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The Eras of Voice

by in Telecom

There’s lots of ways to look at the different eras of voice.


Jamie Stark

At Microsoft Ignite, Jamie Stark shared an interesting view regarding Four Eras of Voice. They were:

  1. Deregulation: Which allowed premises-based equipment. I suspect he was referring to Carterphone decision which was a 1968 ruling against AT&T that said customers should be allowed to own their own equipment. The PBX already existed, but it was rented. The ruling gave rise to the third party PBX industry.
  2. Circuit to Packet: This started in earnest with in early 2000s with voice over IP (VoIP). Because voice is highly sensitive to timing, packet networks were inherently incompatible. With the advent of “high-speed” 10 Mbps switched LANs, voice over packet LANs became feasible. VoIP research took off around 2000 and a few years later products starting hitting the mainstream. The initial benefits of VoIP focused on network convergence. For the first time voice and data network traffic could be combined on the same network. This meant things like one drop to a desk instead of two, one wiring closet, and one wire plant to design and maintain. It also meant that separate voice and data wide area circuits could be combined which offered numerous financial and design benefits.
  3. Packet Telephony Becomes UC: Eventually voice and data applications began to converge. CTI and unified messaging were the first use cases. Around 2010, the term “PBX” became associated with voice only and thus a prehistoric technology. I’ve said many times I disagree with this, but acknowledge that I am in the minority. The PBX managed to evolve through pull cords, mechanical switching, and digital to IP, yet for some reason that’s where the evolution ended. Of course all the PBX vendors evolved their products to UC – but the term “PBX” is toxic nonetheless. Cars have evolved for over a 100 years – and today’s Tesla is very different than the Model-T, yet we can still call it a car. Anyway, convergence continues to be a strong theme, but it’s not just physical stuff anymore – convergence includes all forms of comms (IM, SMS, video) and even beyond the seven layers to include servers, IT/Telecom departments, and CIOs. Jamie believes most of the market is still in this era.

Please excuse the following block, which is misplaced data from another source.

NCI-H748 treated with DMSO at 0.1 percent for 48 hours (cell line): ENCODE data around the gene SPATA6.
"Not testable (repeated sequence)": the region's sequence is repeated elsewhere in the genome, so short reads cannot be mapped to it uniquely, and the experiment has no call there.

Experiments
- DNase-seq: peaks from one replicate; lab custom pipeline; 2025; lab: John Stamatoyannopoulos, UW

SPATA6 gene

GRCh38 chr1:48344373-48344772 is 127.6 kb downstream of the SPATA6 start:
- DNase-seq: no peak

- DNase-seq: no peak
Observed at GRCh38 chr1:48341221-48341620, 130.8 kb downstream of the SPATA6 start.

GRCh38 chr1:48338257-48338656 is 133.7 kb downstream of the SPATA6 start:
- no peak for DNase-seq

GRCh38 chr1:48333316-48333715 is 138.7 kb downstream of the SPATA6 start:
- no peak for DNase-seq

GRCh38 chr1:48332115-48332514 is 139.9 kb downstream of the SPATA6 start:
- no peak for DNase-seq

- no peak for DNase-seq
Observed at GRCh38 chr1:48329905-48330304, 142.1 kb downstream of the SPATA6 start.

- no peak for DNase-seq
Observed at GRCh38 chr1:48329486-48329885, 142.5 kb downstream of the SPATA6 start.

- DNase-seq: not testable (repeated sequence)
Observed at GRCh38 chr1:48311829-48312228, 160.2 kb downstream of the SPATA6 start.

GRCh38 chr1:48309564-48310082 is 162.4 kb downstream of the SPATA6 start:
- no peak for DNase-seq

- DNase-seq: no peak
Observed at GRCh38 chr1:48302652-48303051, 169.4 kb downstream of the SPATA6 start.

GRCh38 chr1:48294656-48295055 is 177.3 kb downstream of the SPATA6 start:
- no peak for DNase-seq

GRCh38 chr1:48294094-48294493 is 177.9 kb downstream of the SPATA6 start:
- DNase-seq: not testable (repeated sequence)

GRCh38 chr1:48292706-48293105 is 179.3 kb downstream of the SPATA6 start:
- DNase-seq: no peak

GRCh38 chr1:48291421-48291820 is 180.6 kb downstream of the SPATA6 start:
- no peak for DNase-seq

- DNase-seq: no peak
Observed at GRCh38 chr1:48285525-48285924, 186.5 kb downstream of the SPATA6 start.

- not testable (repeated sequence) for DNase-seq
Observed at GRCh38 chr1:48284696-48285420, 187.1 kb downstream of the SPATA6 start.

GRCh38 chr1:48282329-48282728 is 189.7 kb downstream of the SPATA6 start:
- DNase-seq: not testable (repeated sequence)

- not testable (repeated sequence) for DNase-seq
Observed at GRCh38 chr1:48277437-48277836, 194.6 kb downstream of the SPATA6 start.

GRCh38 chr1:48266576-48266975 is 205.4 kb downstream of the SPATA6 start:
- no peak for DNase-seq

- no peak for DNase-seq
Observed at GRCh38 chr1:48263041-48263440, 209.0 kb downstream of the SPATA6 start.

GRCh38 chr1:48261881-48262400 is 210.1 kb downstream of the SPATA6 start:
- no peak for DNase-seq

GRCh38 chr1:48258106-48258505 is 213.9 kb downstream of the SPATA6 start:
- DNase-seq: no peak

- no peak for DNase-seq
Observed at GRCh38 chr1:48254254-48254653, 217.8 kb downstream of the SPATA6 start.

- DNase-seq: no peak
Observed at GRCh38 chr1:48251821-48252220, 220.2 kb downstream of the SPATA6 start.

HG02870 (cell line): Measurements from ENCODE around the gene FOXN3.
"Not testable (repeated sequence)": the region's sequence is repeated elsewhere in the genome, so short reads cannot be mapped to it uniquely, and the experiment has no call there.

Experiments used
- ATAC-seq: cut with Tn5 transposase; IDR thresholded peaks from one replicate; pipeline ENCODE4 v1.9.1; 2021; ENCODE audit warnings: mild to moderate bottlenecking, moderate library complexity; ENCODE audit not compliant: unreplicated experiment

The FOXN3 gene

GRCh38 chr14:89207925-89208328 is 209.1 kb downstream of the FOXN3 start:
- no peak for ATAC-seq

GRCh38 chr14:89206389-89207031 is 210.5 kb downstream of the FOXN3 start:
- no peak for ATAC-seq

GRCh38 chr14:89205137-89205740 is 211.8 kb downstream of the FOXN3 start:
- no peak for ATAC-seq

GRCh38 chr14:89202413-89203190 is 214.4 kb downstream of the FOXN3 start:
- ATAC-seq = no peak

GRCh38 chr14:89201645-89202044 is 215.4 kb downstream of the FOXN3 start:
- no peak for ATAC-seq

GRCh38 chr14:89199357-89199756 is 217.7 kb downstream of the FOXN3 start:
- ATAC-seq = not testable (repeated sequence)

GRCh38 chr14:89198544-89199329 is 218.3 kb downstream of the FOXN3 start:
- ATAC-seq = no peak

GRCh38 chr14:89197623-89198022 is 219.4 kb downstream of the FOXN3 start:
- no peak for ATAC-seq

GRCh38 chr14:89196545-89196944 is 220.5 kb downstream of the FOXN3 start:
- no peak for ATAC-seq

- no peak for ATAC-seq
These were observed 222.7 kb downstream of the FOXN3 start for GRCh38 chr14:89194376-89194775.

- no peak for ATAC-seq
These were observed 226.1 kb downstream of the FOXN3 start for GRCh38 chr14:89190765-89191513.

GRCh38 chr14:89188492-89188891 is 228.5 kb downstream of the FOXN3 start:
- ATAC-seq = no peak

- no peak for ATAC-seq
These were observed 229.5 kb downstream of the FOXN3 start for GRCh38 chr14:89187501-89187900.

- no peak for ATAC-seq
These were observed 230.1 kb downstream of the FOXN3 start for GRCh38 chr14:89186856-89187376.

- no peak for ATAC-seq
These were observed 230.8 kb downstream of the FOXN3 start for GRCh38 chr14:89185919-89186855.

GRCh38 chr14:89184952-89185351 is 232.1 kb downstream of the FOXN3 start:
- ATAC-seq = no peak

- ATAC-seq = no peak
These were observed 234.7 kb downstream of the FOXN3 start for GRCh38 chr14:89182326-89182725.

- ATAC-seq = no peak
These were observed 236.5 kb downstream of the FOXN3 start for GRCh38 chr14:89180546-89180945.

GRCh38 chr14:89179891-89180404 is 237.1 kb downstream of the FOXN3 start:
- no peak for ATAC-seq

4. Full Cloud: This is what Jamie said we are driving toward, but we aren’t quite there yet. Jamie suggested hybrid as a transitional step toward full cloud.

These are reasonable eras particularly from a Microsoft perspective. I think Jamie oversimplified the first era. I would have segmented it further into the analog and digital eras (analog could also be further split into pull cord and mechanical switches). The digital revolution started in the 70s with mass market transistors and computers. Digital offered advanced features on the desk sets as well as digital TDM circuits such as the venerable T-1. Microsoft missed these voice eras.

Positioning the full cloud as a fourth/future era is contentious. There are plenty of robust, cloud-based, UC services available today. Providers such as 8×8, Vonage, Thinking Phones, Mitel, Shoretel, and of course all the providers using Cisco HCS and Broadsoft powered solutions. I’m sure they would all agree that full cloud is a viable option today. If so, what’s next?

I would like to offer two more potential eras that are on deck.

The next big one will likely be client-less communications. We are already seeing this with early WebRTC based solutions and it was the logic that motivated Avaya’s recent acquisition of Esna. It isn’t too much of a surprise that this future era didn’t come up at a Microsoft conference, but then Microsoft doesn’t share too much of its road map.

I also think Hybrid will become an era. Jamie pointed out that today hybrid is largely positioned as a transition to the cloud which allows organizations to leverage existing investments. For example, Mitel and ShoreTel also have hybrid paths to their cloud services, but not visa versa (as a path from cloud to premises). I believe hybrid has a more significant, long-term future. Providers such as Star2Star and Interactive Intelligence (PureCloud) are already using hybrid to create a cloud-managed, highly available architecture.  Microsoft does have an interesting hybrid play coming next year that uses cloud-based voice and admin with local PSTN – but again it’s a stopgap solution. I expect hybrid will emerge as a preferred architecture in a future era.



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Dave Michels By

Dave is an independent analyst focused on enterprise communications. he provides public content on TalkingPointz and other industry websites, and also works with clients directly.